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Munichâ€™s famous Oktoberfest is in full swing right about now, and will be until October 7. It has always been known for attracting massive crowds, but this year there is even more reason for this festival to be celebrated.
On the agenda this year was the push for more rights for the LBGT community, who made sure it was seen, especially during the gay pride parade that takes place on the first Sunday of the 16-day event. It is only one of the many measures that are dedicated to the LBGT community during Oktoberfest. And although this event is in no way meant to be political, the high visibility of gay and lesbian couples allows them to be seen and for other people to take notice.
Oktoberfest is not alone in its recent attention to LBGT pride. Many soccer fans have been pushing for equality, tolerance and acceptance of gay and lesbian players on the pitch as well.Â Part of the reason why this issue has recently been talked about is an anonymous interview by a member of a Bundesliga team last month, who talked about his struggle with being a closeted homosexual to the online youth magazine Fluter.
â€œI pay a high price for living my dream of playing in the Bundesliga,” the athlete admits. “I have to put on a show and deny my true identity every day.”
There are no out gay players in Germanâ€™s national team or in the Bundesliga. But this can be said about Europe as a whole, as there has yet to be a player in any of the top leagues to come out as gay.
When asked, the anonymous player said that he knew several other closeted gay players.
What he says cannot really be seen as surprising. Many soccer players have, after retirement, come out as gay and explained similar anxieties about their sexuality and its effect on their career. It is the fact that an active player actually gave an interview to a member of the press that has surprised many; there are those who even claim that was probably faked. However, Adrian Bechtold, the 25-year-old journalist who conducted the interview, is said to have spent close to a year gaining the trust of the player in order to conduct the interview.
The anonymous player said that many players in his position would not say anything, even anonymously, but he hoped that by giving his interview, it would act as a stepping stone for the equality of all sexuality in the sport.
Berlinâ€™s Hertha-Junxx is the first and most prominent German soccer fan club that promotes acceptance of LBGT people. It has encouraged more than twenty other fan clubsÂ to be set up all around Germany in the interest of supporting gay and lesbian soccer players.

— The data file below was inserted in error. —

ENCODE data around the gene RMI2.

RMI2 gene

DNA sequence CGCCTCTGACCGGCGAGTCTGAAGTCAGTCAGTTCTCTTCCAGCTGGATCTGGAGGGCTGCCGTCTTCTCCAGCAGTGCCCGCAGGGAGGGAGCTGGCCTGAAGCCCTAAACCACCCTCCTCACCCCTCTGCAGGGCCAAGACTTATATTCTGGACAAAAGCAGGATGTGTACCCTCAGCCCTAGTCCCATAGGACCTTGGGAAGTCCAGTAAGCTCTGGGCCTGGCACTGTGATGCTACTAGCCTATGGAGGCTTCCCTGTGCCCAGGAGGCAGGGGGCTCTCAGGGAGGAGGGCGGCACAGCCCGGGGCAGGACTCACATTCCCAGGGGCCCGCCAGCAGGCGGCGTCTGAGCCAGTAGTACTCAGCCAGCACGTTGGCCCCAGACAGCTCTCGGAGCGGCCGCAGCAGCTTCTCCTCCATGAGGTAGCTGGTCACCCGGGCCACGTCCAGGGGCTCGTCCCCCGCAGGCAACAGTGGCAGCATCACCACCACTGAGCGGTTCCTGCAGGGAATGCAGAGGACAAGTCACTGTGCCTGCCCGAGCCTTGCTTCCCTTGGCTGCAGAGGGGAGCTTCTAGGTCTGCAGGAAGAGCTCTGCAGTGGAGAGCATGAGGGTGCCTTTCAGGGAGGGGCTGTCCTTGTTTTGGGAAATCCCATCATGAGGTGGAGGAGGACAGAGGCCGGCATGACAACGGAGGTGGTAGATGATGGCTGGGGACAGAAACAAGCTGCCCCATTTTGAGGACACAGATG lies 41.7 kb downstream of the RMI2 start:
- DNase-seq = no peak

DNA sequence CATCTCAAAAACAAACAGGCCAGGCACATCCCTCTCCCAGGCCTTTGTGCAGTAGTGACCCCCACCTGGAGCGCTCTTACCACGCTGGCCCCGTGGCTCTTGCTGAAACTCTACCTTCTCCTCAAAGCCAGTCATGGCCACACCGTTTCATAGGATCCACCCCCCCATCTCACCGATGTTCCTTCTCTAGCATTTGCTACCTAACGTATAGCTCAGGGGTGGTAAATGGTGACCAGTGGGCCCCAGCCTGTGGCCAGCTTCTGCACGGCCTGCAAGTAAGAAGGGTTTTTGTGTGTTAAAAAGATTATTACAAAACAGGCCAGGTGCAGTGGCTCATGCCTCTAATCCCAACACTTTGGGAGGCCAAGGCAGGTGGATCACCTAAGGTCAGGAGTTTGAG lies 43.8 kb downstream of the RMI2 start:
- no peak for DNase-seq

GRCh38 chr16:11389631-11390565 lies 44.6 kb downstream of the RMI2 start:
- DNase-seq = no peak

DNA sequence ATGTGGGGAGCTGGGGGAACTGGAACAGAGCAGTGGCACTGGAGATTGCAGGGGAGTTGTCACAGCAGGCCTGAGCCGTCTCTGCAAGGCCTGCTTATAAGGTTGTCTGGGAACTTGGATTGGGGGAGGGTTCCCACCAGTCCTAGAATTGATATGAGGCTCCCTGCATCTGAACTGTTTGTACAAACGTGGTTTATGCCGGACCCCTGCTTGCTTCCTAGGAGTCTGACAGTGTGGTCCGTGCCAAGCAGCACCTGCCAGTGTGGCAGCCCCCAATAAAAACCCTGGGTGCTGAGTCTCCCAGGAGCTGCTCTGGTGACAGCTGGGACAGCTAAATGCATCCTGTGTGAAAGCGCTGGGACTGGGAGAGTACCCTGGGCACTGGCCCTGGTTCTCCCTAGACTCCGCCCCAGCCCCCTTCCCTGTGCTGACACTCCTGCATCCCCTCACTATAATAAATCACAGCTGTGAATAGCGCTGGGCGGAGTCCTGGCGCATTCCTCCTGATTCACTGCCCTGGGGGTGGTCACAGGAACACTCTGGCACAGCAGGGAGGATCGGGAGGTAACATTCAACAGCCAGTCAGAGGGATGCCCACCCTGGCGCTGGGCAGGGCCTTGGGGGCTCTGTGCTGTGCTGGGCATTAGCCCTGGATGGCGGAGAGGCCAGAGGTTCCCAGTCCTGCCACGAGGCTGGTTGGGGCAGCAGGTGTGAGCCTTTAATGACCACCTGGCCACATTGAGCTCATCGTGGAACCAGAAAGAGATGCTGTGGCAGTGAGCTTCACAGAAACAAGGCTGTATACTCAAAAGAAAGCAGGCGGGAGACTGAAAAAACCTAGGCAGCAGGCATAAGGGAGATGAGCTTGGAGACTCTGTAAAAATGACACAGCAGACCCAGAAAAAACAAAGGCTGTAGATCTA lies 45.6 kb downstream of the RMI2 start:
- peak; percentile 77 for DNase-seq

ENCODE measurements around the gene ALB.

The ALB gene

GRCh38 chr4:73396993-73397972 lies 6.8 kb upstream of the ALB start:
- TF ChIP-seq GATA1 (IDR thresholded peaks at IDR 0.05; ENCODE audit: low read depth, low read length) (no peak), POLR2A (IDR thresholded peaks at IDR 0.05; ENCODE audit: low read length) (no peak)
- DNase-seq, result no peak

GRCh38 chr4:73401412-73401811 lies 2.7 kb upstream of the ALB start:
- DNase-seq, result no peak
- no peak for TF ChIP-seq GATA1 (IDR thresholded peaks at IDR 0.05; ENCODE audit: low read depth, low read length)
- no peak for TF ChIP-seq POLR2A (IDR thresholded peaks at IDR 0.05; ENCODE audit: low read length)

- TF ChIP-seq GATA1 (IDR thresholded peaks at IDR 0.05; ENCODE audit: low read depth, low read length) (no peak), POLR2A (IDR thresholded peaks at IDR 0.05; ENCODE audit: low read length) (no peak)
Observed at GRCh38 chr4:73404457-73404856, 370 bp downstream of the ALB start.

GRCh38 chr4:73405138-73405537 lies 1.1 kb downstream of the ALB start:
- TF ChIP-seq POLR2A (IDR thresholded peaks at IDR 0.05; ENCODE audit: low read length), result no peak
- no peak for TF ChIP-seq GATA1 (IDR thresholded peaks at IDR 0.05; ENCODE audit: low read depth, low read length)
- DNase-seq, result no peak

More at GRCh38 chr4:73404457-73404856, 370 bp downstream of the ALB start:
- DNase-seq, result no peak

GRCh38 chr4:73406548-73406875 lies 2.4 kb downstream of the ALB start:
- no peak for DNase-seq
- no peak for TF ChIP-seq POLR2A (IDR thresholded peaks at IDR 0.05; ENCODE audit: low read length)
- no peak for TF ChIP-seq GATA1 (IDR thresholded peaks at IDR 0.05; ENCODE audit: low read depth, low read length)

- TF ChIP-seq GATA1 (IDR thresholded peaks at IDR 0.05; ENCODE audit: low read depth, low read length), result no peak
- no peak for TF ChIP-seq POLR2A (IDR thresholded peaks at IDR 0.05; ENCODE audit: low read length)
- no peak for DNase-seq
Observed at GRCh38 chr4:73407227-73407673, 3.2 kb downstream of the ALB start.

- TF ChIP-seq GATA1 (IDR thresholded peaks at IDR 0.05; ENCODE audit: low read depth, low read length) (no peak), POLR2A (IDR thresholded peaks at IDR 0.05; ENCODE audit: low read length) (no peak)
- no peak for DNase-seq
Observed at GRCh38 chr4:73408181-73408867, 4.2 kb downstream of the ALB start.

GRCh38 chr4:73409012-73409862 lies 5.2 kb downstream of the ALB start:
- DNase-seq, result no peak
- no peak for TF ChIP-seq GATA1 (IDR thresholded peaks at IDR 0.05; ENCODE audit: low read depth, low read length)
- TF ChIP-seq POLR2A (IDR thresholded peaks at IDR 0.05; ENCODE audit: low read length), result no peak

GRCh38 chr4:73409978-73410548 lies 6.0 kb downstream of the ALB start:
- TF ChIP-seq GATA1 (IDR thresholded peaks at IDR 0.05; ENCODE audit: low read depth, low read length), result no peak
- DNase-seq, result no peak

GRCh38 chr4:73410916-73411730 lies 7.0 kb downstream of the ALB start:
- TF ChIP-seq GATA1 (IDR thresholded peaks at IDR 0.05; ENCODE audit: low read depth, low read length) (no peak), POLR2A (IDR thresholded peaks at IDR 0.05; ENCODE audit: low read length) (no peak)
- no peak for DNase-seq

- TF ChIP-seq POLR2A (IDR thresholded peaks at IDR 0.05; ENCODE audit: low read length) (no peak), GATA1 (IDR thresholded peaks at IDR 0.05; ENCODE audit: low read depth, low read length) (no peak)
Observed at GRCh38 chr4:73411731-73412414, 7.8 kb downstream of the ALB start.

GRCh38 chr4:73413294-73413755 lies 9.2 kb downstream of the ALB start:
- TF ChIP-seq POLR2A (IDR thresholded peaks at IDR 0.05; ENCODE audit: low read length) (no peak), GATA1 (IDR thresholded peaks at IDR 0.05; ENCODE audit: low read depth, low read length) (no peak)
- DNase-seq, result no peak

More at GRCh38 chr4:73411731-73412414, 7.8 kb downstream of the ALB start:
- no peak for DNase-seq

The general attitude towards homosexuality in Germany is fairly good in comparison to other countries. Germany is predominantly Christian, around 2/3 of the population identifying as such. There is arguably more openness towards for the LBGT community in Germany due to a division of church and state. Some protestant vicars are happy to allow gay or lesbian couples to celebrate their union in their churches in blessing ceremonies.
Klaus Wowereit, who has been the Mayor of Berlin since 2001, is openly gay, as is the German Foreign Minister, Guido Westerwelle. They show that sexuality does not determine the worth of a person or undermine their place in society, and that the people of Germany are definitely in-tune with this understanding.
And in recent months the German High Courts passed a ruling which will give the gay and lesbian couplesÂ Â the same tax benefits as heterosexual couples.
There are, however, still many problems regarding acceptance and tolerance of LBGT in Germany. Issues regarding the application of the income tax system towards gay and lesbian couples that needs to be discussed in the high courts. And, like in so many countries, the word â€˜gayâ€™ (or â€˜schwulâ€™ in German) is used as a derogatory term. This is an issue that impacts us all on a global scale. If you want to see just how big this issue is check out this website. It shows just how often the word â€˜gayâ€™, and other words similar to it are used on social networking sites like twitter in a day.
There is a lot to do in order to improve the acceptance of gays and lesbians in society. Highlighting both the discrimination and the positive actions taken against it is one of the most vital steps that must be done in our societies in order to rid this form of hatred form our communities.